Block 20 configured aircraft have an interim capability to launch nuclear and conventional munitions, including the GAM guided munition. The Block 20 has been tested with the Mk-84, 2,000-pound, general-purpose bombs and the CBU-87/B Combined Effects Munition cluster bombs (low-altitude, full-bay release).

Block 30 configured aircraft are fully capable and meet the essential employment capabilities defined by the Air Force. The first fully configured Block 30 aircraft, AV-20 Spirit of PENNSYLVANIA, was delivered to the Air Force on 07 August 1997. Compared to the Block 20, the Block 30s have almost double the radar modes along with enhanced terrain-following capability and the ability to deliver additional weapons, including the Joint Direct Attack Munition and the Joint Stand Off Weapon. Other features include incorporation of configuration changes needed to make B-2s conform to the approved radar signature; replacement of the aft decks; installation of remaining defensive avionics functions; and installation of a contrail management system.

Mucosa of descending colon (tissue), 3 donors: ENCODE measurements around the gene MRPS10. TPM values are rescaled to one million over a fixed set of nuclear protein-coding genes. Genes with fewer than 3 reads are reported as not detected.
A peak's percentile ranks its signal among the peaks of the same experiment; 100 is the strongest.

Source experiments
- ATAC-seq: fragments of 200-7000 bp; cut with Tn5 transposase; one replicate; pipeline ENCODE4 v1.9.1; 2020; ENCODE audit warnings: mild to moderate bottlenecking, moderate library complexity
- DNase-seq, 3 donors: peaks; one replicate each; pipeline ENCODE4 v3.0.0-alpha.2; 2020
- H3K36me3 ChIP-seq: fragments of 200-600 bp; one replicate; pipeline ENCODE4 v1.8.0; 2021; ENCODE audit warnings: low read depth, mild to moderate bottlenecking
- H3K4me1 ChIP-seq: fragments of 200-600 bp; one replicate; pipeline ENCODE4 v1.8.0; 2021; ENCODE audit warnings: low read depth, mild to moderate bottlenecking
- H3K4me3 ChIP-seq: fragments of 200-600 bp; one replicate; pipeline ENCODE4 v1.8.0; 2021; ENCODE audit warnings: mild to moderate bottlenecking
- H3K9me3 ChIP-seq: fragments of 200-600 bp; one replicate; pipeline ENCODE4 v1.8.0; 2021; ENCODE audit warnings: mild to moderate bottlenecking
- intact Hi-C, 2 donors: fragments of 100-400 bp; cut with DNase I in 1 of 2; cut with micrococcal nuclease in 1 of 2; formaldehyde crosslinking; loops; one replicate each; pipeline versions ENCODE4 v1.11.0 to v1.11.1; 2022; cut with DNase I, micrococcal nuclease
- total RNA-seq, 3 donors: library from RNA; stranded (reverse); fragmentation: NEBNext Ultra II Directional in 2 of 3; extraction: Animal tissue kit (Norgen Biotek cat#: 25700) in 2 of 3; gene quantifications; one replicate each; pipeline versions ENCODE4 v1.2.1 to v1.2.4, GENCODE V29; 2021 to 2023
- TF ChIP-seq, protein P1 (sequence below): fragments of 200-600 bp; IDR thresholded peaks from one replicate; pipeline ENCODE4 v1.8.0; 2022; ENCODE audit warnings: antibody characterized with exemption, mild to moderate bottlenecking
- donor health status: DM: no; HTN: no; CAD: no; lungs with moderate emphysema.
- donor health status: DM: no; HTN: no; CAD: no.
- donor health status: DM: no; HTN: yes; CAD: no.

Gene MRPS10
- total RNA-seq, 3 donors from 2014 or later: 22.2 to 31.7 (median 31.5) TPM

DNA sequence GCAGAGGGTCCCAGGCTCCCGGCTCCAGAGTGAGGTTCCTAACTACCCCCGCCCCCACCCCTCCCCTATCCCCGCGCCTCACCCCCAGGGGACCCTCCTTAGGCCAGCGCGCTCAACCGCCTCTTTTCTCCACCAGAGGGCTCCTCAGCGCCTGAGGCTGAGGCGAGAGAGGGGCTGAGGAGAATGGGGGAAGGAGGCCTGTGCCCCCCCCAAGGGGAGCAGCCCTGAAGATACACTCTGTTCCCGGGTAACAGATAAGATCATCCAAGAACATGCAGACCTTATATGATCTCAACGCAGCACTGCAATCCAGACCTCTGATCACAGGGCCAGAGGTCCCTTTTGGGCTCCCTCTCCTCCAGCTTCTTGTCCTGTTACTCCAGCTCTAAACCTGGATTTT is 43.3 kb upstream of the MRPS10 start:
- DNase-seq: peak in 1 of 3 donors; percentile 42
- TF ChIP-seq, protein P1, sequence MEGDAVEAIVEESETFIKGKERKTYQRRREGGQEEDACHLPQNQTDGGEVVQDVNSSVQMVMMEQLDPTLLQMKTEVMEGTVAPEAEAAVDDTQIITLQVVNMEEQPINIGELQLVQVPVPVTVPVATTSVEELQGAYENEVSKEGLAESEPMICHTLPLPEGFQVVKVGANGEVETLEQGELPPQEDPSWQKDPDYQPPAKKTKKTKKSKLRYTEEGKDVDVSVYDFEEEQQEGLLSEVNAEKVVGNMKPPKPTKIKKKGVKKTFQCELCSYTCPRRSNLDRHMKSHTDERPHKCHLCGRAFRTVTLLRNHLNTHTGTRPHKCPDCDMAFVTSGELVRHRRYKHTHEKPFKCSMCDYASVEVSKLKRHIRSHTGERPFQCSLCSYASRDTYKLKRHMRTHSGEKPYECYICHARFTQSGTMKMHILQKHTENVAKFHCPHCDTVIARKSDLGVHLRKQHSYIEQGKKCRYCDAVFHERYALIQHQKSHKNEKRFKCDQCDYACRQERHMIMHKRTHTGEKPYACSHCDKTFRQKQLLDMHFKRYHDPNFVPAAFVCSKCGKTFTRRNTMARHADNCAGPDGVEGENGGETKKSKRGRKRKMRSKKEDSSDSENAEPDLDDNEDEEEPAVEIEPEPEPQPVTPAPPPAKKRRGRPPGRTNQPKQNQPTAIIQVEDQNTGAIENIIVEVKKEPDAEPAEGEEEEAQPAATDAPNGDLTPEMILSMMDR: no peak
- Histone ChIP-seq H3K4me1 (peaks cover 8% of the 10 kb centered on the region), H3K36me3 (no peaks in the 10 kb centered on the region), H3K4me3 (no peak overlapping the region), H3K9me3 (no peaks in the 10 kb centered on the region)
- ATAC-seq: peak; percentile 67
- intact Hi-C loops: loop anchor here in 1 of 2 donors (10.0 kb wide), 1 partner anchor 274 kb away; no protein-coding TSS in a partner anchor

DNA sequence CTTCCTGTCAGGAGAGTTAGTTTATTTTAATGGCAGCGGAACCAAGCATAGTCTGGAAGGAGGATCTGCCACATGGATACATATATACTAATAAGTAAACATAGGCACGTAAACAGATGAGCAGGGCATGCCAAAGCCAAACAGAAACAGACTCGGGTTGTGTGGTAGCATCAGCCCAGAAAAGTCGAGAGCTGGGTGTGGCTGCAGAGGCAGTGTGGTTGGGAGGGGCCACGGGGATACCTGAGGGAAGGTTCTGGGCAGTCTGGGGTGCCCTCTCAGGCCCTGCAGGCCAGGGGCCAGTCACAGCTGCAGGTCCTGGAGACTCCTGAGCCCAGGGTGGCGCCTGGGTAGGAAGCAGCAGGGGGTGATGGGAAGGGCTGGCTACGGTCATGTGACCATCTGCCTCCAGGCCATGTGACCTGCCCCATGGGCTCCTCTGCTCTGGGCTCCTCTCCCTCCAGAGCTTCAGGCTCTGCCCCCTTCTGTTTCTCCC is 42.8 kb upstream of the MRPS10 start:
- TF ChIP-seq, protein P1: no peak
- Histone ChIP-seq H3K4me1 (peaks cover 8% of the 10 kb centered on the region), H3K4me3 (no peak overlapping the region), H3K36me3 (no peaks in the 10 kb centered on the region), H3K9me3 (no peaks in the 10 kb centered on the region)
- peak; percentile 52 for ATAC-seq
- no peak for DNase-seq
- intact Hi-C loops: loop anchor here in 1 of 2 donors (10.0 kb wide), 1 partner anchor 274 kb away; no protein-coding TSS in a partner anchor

All block 10, 20, and test aircraft are to eventually be modified to the objective block 30 configuration. This modification process began in July 1995 and is scheduled to be completed in June 2000.

The B-2 fleet will have 16 combat-coded aircraft by the second quarter of FY00,